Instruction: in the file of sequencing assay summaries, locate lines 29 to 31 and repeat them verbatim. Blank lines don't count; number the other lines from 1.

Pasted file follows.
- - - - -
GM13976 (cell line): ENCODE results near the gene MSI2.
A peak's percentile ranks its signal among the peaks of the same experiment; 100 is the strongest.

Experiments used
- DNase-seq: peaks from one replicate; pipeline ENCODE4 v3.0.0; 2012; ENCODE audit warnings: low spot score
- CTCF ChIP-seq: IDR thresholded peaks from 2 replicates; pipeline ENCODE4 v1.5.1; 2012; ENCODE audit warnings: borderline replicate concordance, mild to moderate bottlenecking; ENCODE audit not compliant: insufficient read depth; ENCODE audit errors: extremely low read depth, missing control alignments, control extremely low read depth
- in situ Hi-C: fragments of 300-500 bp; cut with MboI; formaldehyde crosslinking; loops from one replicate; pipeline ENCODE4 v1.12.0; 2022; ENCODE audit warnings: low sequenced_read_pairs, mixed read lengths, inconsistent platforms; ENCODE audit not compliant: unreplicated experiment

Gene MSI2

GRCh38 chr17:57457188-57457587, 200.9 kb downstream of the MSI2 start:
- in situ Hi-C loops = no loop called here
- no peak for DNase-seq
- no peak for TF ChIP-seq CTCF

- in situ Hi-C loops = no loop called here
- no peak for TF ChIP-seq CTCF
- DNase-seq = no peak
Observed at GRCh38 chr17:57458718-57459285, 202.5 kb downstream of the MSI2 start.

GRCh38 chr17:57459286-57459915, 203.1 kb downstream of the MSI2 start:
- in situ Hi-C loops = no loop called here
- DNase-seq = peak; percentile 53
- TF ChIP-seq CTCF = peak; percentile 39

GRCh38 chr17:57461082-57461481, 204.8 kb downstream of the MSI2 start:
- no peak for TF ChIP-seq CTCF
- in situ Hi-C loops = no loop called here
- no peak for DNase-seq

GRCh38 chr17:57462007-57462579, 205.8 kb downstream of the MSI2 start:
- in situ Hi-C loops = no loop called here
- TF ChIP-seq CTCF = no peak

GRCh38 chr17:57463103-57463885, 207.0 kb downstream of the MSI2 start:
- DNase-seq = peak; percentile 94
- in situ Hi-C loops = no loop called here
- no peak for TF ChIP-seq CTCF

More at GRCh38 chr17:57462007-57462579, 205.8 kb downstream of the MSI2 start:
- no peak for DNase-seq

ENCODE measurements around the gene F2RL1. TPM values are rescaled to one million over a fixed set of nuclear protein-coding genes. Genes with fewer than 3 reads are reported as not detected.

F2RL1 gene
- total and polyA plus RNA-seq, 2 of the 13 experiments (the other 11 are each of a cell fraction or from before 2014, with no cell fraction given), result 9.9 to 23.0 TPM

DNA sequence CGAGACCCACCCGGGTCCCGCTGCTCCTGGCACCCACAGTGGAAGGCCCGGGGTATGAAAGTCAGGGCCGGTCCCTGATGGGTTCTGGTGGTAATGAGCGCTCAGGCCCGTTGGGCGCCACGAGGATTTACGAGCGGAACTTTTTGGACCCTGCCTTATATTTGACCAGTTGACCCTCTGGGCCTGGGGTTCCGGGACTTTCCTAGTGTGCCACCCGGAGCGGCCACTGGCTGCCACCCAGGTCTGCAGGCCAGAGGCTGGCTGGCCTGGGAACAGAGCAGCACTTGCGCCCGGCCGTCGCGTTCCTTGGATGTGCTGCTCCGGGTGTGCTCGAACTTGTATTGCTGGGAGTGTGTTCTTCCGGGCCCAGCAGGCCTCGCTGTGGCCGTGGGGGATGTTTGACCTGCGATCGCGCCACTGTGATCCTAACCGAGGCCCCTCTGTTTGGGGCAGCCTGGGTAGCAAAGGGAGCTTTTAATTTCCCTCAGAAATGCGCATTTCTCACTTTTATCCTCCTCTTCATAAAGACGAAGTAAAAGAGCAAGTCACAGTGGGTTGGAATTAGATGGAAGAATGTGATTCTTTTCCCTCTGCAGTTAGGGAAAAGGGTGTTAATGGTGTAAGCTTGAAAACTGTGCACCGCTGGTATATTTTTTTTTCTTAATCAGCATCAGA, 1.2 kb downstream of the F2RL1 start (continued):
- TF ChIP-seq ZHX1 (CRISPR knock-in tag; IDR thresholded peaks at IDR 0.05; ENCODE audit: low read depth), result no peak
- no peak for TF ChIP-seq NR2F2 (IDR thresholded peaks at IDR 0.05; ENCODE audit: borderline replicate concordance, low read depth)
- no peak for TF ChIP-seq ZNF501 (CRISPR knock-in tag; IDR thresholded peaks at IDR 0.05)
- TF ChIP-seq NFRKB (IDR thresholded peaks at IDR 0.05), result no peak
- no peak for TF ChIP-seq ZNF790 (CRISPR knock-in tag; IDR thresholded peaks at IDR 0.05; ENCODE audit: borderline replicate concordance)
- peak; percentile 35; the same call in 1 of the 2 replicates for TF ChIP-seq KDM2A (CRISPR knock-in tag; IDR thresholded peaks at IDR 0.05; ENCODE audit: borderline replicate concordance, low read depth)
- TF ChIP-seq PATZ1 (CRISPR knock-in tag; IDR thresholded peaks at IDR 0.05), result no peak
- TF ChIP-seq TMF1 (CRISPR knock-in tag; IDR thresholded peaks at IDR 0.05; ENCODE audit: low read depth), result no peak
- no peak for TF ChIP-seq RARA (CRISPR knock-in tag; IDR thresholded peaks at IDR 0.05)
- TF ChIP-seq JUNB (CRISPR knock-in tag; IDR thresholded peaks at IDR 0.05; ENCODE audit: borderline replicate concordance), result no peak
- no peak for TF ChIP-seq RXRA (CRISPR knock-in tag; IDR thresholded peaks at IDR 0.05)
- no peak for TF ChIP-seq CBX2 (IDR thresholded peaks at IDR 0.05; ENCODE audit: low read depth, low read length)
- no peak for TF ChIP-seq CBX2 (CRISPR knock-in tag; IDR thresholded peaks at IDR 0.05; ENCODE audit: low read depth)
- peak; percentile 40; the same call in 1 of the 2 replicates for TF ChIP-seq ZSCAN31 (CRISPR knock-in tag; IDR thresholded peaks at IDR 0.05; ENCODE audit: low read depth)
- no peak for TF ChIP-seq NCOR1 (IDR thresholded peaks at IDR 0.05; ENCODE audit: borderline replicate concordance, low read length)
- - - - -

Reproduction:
- in situ Hi-C loops = no loop called here
- no peak for TF ChIP-seq CTCF

More at GRCh38 chr17:57462007-57462579, 205.8 kb downstream of the MSI2 start: